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A proteinaceous elicitor of the plant defense reaction known as the hypersensitive response was isolated from Erwinia amylovora, the bacterium that causes fire blight of pear, apple, and other rosaceous plants. The elicitor, named harpin, is an acidic, heat-stable, cell-envelope-associated protein with an apparent molecular weight of 44 kilodaltons. Harpin(More)
The plant pathogen Erwinia amylovora can be divided into two host-specific groupings; strains infecting a broad range of hosts within the Rosaceae subfamily Spiraeoideae (e.g., Malus, Pyrus, Crataegus, Sorbus) and strains infecting Rubus (raspberries and blackberries). Comparative genomic analysis of 12 strains representing distinct populations (e.g.,(More)
Many plant bacteriologists, if not all, feel that their particular microbe should appear in any list of the most important bacterial plant pathogens. However, to our knowledge, no such list exists. The aim of this review was to survey all bacterial pathologists with an association with the journal Molecular Plant Pathology and ask them to nominate the(More)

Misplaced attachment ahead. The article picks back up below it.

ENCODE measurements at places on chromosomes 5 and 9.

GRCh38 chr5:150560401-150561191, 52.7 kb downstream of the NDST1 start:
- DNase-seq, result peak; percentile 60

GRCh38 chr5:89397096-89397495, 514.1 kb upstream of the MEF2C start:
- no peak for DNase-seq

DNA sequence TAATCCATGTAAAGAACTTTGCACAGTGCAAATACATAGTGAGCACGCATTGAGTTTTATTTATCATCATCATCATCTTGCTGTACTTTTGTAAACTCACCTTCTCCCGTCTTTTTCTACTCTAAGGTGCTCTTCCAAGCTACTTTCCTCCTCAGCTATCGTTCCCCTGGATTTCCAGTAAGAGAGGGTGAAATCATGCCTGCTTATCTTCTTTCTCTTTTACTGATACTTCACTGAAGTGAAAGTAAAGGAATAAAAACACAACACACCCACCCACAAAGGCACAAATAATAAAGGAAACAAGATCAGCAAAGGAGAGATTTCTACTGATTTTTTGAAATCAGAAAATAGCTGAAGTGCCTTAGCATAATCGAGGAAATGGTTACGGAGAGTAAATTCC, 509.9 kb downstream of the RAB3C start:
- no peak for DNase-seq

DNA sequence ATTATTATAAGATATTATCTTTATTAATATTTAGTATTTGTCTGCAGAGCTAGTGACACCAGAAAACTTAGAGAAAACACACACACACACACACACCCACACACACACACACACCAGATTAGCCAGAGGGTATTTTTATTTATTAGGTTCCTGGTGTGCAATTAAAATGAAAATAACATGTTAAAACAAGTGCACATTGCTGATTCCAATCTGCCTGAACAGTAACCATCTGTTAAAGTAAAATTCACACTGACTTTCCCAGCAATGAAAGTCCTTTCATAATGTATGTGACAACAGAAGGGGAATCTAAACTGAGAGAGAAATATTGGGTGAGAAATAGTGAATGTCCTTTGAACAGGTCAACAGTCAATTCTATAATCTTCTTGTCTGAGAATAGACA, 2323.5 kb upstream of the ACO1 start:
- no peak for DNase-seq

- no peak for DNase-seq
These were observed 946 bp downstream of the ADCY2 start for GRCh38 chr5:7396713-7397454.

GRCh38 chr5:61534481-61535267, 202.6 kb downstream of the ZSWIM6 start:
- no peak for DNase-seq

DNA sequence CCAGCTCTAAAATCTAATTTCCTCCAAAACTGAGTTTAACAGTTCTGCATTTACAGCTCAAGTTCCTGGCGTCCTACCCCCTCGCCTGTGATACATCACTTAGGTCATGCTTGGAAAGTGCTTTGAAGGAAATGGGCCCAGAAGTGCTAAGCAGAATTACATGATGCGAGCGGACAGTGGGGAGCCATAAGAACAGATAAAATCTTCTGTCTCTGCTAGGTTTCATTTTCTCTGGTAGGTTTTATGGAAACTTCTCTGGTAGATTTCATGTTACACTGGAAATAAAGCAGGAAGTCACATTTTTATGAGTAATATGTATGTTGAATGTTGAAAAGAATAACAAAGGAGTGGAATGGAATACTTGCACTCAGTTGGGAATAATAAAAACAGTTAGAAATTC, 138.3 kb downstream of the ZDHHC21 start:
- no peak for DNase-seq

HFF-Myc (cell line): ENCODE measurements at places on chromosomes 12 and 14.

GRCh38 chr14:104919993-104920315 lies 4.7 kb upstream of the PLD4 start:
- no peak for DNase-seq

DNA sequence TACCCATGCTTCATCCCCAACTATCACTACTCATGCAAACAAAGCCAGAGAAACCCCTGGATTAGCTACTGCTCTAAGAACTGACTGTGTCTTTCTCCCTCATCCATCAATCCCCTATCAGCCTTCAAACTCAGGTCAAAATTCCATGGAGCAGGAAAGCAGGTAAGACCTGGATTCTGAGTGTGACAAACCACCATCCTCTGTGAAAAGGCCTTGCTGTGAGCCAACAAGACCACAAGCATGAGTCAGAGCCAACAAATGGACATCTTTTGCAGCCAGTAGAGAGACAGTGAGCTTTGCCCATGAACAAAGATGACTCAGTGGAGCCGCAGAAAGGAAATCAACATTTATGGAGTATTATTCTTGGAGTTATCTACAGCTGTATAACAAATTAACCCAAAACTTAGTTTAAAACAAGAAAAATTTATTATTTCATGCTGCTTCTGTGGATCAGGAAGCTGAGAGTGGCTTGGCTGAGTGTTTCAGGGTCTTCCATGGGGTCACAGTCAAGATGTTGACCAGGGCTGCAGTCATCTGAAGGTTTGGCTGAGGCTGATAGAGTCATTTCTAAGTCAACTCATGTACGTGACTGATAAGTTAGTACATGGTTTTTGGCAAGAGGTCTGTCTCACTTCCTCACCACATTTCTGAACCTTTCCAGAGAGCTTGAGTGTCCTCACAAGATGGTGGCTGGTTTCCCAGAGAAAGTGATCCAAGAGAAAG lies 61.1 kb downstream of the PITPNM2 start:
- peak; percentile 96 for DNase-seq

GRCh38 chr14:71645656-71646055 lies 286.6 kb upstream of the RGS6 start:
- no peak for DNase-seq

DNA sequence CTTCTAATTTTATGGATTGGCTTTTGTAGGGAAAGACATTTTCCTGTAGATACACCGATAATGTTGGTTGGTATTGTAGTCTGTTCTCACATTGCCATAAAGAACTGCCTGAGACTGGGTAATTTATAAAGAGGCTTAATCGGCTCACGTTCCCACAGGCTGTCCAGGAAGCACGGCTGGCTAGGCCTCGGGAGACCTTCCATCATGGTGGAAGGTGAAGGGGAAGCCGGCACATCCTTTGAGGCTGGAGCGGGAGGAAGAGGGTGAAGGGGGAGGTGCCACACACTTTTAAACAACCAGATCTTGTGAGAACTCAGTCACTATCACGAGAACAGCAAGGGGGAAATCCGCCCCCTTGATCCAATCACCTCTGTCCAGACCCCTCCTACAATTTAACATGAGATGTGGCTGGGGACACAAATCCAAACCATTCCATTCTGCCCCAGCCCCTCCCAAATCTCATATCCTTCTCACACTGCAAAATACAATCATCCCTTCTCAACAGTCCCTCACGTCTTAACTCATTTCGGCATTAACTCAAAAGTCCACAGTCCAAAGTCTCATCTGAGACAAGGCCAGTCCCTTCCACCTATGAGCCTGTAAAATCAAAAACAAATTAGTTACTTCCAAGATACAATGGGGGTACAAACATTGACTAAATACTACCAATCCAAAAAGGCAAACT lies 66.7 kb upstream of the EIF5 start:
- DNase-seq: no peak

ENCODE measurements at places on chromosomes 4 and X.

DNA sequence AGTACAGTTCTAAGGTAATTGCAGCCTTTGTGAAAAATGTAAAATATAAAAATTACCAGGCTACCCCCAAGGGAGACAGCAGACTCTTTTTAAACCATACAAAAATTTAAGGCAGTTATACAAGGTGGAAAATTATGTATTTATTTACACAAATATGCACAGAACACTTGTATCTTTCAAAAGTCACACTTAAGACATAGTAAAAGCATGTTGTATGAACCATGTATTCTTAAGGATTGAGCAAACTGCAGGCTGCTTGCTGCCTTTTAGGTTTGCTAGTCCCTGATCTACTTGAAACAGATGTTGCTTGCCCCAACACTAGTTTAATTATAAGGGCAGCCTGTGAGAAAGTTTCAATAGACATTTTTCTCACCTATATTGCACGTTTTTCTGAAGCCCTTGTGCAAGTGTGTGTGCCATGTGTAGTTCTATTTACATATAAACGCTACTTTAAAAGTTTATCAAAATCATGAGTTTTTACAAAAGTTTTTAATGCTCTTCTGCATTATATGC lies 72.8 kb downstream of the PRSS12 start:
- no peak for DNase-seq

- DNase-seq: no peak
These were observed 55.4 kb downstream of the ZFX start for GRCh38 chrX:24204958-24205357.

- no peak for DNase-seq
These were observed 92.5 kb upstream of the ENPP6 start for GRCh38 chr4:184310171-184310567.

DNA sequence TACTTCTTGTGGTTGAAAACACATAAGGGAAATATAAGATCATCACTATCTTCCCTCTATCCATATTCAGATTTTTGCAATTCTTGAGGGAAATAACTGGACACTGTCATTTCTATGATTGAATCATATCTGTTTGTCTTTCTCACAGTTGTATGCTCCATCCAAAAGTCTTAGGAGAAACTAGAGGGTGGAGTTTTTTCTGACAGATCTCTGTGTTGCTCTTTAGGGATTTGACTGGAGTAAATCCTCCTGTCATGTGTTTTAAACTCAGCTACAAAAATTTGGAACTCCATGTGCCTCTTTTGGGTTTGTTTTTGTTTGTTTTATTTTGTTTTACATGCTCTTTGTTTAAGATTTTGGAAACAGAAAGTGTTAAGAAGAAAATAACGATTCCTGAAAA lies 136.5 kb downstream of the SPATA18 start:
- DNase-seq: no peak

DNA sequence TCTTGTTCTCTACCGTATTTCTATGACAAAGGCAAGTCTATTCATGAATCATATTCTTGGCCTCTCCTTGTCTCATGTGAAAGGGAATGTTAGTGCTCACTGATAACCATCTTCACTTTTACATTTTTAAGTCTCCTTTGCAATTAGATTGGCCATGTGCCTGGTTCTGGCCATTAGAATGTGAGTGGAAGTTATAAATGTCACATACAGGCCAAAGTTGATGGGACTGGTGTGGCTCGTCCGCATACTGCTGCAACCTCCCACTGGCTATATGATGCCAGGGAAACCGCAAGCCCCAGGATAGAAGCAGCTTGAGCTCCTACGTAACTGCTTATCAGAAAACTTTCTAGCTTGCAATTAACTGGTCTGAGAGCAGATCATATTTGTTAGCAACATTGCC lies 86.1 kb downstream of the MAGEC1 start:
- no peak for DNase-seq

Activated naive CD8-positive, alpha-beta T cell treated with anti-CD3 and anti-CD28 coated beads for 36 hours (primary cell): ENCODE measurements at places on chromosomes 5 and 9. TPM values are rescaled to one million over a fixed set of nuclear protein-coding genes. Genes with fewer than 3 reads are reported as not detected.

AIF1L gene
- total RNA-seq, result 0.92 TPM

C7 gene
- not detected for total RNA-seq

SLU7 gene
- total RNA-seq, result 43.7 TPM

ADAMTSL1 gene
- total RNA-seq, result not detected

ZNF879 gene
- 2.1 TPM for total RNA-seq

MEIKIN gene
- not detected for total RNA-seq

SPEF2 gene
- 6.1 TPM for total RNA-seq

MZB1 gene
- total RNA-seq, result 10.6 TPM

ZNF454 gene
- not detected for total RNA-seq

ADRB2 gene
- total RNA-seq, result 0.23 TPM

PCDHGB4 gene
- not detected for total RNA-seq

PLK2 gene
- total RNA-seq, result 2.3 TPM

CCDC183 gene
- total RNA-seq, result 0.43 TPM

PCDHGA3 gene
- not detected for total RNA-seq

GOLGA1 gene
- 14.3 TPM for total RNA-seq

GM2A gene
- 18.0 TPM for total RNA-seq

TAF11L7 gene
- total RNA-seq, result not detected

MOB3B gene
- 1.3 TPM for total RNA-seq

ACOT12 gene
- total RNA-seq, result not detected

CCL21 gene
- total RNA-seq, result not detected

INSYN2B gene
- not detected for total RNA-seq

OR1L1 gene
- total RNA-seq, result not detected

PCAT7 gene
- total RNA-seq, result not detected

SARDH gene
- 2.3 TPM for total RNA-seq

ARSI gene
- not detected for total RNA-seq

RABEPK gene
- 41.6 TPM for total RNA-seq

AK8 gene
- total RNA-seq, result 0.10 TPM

BACKGROUND In the past decade, much work has been done to dissect the molecular basis of the defence signalling pathway in plants known as Systemic Acquired Resistance (SAR). Most of the work has been carried out in model species such as Arabidopsis, with little attention paid to woody plants. However within the range of species examined, components of the(More)
Pantoea agglomerans (synonym: Erwinia herbicola) strain Eh318 produces through antibiosis a complex zone of inhibited growth in an overlay seeded with Erwinia amylovora, the causal agent of fire blight. This zone is caused by two antibiotics, named pantocin A and B. Using a genomic library of Eh318, two cosmids, pCPP702 and pCPP704, were identified that(More)
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